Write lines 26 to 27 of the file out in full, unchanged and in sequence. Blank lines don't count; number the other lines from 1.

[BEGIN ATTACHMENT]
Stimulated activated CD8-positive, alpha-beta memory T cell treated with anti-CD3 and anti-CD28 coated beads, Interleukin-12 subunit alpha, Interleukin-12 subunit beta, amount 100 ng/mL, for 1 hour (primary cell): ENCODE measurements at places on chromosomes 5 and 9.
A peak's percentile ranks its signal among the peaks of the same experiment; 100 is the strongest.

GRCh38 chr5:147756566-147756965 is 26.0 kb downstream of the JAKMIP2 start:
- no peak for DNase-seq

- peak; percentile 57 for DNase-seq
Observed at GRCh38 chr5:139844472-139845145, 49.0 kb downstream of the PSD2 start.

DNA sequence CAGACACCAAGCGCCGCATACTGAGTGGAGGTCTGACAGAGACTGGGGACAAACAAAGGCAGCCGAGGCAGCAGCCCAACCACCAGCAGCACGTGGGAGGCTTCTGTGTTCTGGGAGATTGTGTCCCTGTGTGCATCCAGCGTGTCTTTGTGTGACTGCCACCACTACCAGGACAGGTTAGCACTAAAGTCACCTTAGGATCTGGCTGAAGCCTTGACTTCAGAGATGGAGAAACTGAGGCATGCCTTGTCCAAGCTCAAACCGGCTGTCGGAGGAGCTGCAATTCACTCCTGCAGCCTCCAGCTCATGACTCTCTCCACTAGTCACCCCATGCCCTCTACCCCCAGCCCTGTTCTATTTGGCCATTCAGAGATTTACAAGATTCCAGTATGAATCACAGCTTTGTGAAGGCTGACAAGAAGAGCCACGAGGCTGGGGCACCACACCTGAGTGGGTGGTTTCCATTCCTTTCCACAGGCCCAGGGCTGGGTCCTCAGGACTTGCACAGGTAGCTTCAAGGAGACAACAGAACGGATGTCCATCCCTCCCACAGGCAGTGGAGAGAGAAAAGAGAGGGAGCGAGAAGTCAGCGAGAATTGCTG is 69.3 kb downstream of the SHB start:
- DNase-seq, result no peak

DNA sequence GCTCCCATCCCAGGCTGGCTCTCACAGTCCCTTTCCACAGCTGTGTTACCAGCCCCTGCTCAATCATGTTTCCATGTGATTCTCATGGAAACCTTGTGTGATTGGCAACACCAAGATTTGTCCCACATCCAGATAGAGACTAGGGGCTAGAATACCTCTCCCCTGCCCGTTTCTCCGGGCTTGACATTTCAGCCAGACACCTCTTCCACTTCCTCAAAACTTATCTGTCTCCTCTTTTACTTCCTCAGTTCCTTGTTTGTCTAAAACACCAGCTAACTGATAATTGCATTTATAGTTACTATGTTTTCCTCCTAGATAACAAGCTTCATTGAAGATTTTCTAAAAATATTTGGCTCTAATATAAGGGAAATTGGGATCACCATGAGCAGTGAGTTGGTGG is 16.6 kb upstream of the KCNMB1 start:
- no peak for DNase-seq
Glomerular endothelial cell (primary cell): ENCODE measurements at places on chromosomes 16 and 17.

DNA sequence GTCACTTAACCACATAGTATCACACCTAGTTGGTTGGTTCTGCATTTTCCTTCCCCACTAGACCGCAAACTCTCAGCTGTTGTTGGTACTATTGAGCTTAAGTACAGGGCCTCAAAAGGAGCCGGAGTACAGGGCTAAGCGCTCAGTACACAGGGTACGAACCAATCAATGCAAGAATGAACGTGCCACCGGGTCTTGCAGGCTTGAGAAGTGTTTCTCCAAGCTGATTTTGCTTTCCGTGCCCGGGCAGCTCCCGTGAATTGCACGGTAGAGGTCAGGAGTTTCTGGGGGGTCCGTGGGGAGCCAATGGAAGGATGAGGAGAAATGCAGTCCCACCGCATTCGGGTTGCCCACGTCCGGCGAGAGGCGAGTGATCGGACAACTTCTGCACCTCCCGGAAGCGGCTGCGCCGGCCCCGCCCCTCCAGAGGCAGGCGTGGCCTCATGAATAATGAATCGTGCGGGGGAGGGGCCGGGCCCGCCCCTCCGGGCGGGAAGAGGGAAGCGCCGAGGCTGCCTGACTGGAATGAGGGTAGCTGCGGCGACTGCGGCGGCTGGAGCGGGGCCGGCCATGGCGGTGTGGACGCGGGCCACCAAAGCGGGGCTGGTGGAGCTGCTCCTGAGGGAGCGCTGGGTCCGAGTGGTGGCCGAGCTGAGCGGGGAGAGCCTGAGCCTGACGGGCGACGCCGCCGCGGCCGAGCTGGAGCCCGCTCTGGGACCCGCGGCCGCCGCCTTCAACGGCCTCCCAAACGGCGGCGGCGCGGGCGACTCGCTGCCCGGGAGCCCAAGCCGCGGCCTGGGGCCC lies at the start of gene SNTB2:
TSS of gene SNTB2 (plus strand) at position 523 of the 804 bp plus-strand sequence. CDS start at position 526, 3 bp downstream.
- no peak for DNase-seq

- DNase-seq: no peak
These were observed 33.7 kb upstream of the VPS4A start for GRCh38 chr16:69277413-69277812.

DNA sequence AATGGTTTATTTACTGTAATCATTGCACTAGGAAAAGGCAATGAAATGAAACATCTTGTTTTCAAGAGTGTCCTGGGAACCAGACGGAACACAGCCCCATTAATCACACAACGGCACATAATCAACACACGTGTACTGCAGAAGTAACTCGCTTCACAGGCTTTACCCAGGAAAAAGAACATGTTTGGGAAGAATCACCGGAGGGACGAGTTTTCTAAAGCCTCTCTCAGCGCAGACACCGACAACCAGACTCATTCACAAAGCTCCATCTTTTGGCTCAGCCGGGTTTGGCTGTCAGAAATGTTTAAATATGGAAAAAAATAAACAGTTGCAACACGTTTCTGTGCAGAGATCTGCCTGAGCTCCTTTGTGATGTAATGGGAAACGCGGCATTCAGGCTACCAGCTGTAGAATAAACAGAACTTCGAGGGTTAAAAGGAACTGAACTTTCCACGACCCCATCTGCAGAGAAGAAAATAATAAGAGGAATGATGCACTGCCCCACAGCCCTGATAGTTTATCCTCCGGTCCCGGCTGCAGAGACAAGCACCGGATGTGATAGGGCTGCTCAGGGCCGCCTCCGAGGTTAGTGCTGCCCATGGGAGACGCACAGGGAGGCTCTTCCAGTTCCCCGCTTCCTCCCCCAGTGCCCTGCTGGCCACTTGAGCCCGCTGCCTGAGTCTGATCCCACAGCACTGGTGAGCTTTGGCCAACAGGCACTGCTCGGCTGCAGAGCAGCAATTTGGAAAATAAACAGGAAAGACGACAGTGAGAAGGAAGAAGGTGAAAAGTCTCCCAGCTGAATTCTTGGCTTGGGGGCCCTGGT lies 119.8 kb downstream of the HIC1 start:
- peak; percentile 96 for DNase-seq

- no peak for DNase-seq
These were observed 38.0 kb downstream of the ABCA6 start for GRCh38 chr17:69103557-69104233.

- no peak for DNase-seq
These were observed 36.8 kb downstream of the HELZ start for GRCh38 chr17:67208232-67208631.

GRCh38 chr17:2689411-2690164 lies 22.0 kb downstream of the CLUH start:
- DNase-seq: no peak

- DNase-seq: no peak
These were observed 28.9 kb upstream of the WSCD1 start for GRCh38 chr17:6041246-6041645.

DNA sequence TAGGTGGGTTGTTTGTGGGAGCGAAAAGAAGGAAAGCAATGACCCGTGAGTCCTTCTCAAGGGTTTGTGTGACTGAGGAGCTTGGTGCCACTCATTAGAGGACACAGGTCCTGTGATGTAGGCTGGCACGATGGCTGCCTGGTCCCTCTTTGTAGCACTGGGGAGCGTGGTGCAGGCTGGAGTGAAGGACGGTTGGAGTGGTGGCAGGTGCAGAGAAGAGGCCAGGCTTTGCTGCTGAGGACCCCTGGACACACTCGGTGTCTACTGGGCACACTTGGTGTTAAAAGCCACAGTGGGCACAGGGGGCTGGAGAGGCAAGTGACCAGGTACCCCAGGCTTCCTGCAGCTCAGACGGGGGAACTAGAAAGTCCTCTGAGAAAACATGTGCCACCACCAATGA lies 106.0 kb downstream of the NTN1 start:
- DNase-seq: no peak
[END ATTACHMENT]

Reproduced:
These were observed 28.9 kb upstream of the WSCD1 start for GRCh38 chr17:6041246-6041645.

DNA sequence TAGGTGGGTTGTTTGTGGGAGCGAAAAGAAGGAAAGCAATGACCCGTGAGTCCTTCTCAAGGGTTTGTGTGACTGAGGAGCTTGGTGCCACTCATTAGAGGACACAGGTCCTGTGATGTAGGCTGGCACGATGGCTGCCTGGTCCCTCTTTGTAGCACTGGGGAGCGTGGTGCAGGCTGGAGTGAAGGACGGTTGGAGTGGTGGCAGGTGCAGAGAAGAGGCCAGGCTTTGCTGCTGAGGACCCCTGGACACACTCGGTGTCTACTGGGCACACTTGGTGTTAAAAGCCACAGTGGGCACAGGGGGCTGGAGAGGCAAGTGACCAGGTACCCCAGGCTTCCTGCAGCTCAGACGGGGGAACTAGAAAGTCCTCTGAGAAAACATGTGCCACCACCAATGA lies 106.0 kb downstream of the NTN1 start: